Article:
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Earth Sciences play with earth!

12 March 2015

Staff and students from Earth Sciences took part in a workshop by the Leverhulme Artist in Residence, Rodney Harris. Giant sausages, smoking volcanoes, blind elephants, coral seas and weird rock formations were built from a variety of different clays.

As part of the celebrations for the Bicentenary of the first geological map made by William Smith in 1815, the School of Earth Sciences is hosting an artist in residence funded by the Leverhulme Trust.  Artist Rodney Harris ran a practical workshop, giving people an insight into his work and the work he will be developing. 

Claudia Hildebrand, Sue Amesbury and Fiona Whitaker build an Atol People taking part explored the nature of different clays and then used the clay to examine how we use our hands to discover the natural properties of materials based on the idea that “if you know before you look you can’t see for knowing”.  This involves making a series of elephants from clay but modelling them behind your back so you have to rely on your sense of touch. Afterwards participants made another elephant but this time using their eyes and compared the two methods.  Then Rodney directed people through a range of activities designed to further their understanding of clay as a material and ending with groups of people producing three-dimensional maps of unique geological locations.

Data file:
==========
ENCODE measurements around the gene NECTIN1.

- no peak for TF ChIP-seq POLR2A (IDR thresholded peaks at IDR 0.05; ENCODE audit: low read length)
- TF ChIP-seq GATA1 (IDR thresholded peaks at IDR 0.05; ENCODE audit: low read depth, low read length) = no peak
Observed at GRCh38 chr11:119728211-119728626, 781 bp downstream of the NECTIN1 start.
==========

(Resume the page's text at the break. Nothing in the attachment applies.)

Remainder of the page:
Further information

For further information please contact Rodney Harris

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